## dharr

Dr. David Harrington

## 4449 Reputation

18 years, 281 days
University of Victoria
Professor or university staff

## Social Networks and Content at Maplesoft.com I am a professor of chemistry at the University of Victoria, BC, Canada, where my research areas are electrochemistry and surface science. I have been a user of Maple since about 1990.

## other methods...

@arashghgood You can try stiff methods other than the default resenbrock one, e.g. lsode. You could put Digits higher for more accuracy, but it will get very slow. In combination with the transformation method to add a small imaginary part you may get closer to what you want. I don't really understand what you are expecting - near a sigularity inaccuracy seems inevitable.

## Stiff method...

@arashghgood Stiff method seems to work here, without transformation. (just plotting real and imm parts of Q)

Edit: at least for the second case. For the first, it varies depending on the exact values of the ic.

## small mod...

@arashghgood  The dchange can be done more simply by

`ode2:=PDEtools:-dchange({K=x+a},ode,[x],params=[a]):`

and still using Q. Result is the same. Hard to understand any discrepancy.

## reformulate...

@arashghgood Perhaps you can reformulate, e.g., K=x+a with x real (including changing the derivatives appropriately). PDEtools:-dchange can do a change of variables - see attached. But ignoring singularities seems risky.

## Z/nZ...

@Thomas Dean Here's my interpretation. The wikipedia page you cited makes clear is the notation for a ring, modulo n. So for the additive group modulo n, the order is n, but for the multiplicative group, 0 is excluded and the order is n-1. So your ord=12, mod 13, is Z/13Z.

This is how you used it in your original post.

## zero and order...

@Thomas Dean Your original table didn't have 0 in the multiplicative case, so I emulated that without thinking too much about it. The Wikipedia page talks about integers 0..n-1 mod n. So that may be part of it. But notice that you are doing ord=12, which is mod 13, which is prime. If you change ord to 11, so mod 12, you get an error message, since the default is to check that it is a group. Try other values, some work and some don't.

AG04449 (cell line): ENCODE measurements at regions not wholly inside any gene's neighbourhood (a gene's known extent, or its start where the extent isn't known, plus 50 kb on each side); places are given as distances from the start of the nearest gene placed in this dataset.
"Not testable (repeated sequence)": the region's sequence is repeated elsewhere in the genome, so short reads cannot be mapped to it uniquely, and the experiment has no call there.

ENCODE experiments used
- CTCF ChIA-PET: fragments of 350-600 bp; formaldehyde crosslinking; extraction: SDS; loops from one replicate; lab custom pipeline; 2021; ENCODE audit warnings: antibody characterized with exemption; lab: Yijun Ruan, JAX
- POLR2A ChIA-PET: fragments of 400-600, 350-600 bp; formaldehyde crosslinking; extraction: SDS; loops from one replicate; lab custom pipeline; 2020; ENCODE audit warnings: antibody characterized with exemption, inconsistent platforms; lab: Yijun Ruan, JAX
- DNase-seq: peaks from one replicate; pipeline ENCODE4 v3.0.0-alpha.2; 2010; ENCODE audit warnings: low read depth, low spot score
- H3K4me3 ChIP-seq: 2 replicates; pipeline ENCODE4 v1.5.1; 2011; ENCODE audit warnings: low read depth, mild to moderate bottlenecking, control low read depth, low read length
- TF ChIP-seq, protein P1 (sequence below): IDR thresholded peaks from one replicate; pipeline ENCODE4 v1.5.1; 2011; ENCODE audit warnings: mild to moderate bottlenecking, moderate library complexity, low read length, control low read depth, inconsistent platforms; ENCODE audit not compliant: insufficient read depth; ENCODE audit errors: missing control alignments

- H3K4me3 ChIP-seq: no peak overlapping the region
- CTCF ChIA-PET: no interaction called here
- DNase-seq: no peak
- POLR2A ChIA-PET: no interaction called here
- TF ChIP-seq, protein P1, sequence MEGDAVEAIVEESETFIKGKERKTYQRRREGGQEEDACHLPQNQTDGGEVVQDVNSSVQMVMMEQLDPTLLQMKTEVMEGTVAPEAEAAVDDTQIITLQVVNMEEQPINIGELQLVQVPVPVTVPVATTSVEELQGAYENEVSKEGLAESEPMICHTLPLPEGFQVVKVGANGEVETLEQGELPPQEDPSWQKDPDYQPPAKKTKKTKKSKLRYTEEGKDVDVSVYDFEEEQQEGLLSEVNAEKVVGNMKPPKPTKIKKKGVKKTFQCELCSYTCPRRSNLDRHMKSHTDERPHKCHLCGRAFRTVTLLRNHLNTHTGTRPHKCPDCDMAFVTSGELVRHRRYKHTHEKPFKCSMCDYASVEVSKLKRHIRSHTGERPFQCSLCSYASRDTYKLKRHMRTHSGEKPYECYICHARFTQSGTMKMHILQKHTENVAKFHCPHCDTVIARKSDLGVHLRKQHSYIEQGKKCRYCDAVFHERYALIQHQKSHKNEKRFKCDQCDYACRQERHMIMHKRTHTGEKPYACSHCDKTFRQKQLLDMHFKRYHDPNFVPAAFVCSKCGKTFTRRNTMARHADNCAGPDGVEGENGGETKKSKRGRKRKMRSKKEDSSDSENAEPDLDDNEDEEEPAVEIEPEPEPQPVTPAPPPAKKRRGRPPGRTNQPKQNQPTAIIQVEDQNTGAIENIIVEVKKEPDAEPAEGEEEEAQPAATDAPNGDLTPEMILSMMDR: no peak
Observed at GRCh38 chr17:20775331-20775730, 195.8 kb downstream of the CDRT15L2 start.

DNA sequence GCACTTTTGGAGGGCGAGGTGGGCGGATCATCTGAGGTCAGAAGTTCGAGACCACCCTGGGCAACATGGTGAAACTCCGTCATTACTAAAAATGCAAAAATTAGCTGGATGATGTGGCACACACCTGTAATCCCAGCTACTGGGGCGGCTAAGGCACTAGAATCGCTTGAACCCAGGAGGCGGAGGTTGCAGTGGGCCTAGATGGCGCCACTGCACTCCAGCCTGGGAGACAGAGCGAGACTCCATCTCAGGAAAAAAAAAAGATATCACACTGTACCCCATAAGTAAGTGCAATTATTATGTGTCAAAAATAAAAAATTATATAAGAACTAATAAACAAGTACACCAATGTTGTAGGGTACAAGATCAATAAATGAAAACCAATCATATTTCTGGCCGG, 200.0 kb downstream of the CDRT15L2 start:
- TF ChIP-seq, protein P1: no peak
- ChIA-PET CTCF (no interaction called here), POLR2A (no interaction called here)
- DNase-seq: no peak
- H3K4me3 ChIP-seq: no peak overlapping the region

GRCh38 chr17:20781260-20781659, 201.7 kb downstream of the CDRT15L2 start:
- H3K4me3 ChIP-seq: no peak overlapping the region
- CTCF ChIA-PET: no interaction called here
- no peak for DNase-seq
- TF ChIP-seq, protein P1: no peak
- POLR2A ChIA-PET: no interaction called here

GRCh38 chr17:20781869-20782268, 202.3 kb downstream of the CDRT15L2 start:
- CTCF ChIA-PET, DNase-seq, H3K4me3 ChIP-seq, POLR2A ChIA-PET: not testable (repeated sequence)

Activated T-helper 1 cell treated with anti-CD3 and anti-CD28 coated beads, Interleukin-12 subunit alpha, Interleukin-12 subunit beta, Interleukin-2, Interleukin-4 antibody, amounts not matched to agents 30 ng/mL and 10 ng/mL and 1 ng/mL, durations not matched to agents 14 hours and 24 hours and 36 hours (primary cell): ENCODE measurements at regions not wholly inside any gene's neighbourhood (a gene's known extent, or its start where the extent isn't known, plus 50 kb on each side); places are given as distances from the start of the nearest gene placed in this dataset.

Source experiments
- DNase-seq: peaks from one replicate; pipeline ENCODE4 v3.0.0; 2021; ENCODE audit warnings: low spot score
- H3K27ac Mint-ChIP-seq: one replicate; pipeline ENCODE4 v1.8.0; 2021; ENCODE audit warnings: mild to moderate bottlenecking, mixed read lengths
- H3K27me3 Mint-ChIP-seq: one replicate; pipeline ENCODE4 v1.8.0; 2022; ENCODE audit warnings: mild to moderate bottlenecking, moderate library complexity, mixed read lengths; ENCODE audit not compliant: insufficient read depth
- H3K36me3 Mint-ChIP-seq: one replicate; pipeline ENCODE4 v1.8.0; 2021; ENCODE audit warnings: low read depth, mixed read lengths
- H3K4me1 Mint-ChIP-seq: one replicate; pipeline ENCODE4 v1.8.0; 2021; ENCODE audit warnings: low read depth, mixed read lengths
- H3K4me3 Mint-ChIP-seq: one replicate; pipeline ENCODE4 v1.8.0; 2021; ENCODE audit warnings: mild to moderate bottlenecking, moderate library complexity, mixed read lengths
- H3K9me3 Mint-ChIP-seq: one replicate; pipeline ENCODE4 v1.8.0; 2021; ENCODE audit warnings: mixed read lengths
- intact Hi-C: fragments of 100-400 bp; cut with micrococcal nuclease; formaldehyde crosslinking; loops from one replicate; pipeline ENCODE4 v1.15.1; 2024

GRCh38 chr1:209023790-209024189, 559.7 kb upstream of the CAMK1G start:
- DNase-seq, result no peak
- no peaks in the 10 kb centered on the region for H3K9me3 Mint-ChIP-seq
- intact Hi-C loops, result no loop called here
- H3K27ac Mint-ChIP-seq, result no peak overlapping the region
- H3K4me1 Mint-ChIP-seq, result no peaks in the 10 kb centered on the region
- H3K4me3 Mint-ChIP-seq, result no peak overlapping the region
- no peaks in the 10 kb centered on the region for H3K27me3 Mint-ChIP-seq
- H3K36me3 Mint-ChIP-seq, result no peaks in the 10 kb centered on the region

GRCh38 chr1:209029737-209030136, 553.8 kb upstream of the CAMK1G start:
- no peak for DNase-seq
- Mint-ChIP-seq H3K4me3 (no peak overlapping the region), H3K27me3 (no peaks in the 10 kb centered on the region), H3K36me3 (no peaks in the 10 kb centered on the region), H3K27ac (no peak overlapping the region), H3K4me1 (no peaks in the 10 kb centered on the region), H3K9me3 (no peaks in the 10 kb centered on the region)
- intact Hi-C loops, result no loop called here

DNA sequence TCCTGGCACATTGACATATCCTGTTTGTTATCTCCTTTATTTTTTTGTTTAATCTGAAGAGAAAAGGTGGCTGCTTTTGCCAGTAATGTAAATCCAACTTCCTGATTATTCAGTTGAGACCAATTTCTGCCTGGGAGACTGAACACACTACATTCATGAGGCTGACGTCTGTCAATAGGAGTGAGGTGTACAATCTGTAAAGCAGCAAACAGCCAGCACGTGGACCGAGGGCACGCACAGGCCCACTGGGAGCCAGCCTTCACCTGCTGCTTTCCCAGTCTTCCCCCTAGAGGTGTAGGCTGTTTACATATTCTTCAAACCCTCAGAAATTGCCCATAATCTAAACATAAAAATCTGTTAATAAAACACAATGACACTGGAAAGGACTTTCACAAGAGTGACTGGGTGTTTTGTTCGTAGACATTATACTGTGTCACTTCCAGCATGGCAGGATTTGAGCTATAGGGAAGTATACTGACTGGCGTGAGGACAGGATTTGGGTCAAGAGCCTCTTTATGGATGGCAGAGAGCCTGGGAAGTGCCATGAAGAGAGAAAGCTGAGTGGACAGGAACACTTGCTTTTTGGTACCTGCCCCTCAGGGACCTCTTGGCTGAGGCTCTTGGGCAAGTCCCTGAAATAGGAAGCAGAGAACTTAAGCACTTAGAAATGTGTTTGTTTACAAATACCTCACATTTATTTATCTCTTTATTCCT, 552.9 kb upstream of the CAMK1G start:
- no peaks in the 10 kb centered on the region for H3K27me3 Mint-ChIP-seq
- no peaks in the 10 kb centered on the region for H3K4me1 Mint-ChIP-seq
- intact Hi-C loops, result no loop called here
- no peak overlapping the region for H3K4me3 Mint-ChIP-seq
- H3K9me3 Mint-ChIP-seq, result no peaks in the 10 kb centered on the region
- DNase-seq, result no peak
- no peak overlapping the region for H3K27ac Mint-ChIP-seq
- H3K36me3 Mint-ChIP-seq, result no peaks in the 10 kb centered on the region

## coded elements...

 > > Matrix has to have the entries coded as 1..4

 >   >  >  >  >  > ## FileTools...

I tried to find this out a while ago, but concluded it wasn't possible. You can use FileTools:-ListDirectory to find a list of all *.mw files in the interface(worksheetdir) directory, but there seems not to be a simple way to find which one is running. I suppose there must be some system-dependent system calls to figure out which programs are running.

## vote up...

@mmcdara Much, much simpler than mine!

## algebra...

@gharouce So, to be clear, you never want the actual numbers out, but just to evaluate some special algebra in which e^2=1, e^3=e etc for one specific variable e in an expression? That is easy to do if your expression is a polynomial in e, but requires more work if you want it to work for, say, e/sin(e^2). Here's the polynomial case:

 > > evalpm:=proc(expr,var)   local p,sum,power,term,terms;   p:=collect(expr,var);   if not type(p,polynom(anything,var)) then error "%1 not polynomial in %2",expr,var end if;   if nops(p)=1 then terms:=[p] else terms:=[op(p)] end if;   sum:=0;   for term in terms do     power:=diff(term,var)/term*var;     sum:=sum+ifelse(power::even,coeff(term,var,power),var*coeff(term,var,power));   end do;   sum; end proc:
 >   >  >  > For the more general case

```evalpm:=proc(expr,var)
local p,pwr;
p:=collect(expr,var);
evalindets(p,`^`,
proc(pwr) local res;
if op(1,pwr)=var then
if op(2,pwr)::even then
res:=1
elif op(2,pwr)::odd then
res:=var
else
res:=pwr
end if
else
res:=pwr;
end if;
res;
end proc
);
end proc:```

## eval...

@gharouce You can only set X to one value at a time. But you can do something like this:

```s:=X^3*Y + X^2*Z + X;
eval(s,X=1);
eval(s,X=-1);```

or you can do something like this:

```solve({s=X^3*Y + X^2*Z + X,X^2=1},{s,X});
```

which gives the two possibilities @Ronan I originally had ModuleUnload remove the types, thinking that when I did unwith() the module would unload and the types would be removed. But the types still existed - unwith only gets rid of the global names (exports) the package created. The ModuleUnload procedure "is called when the module is destroyed. A module is destroyed either when it is no longer accessible and is garbage collected, or when Maple exits".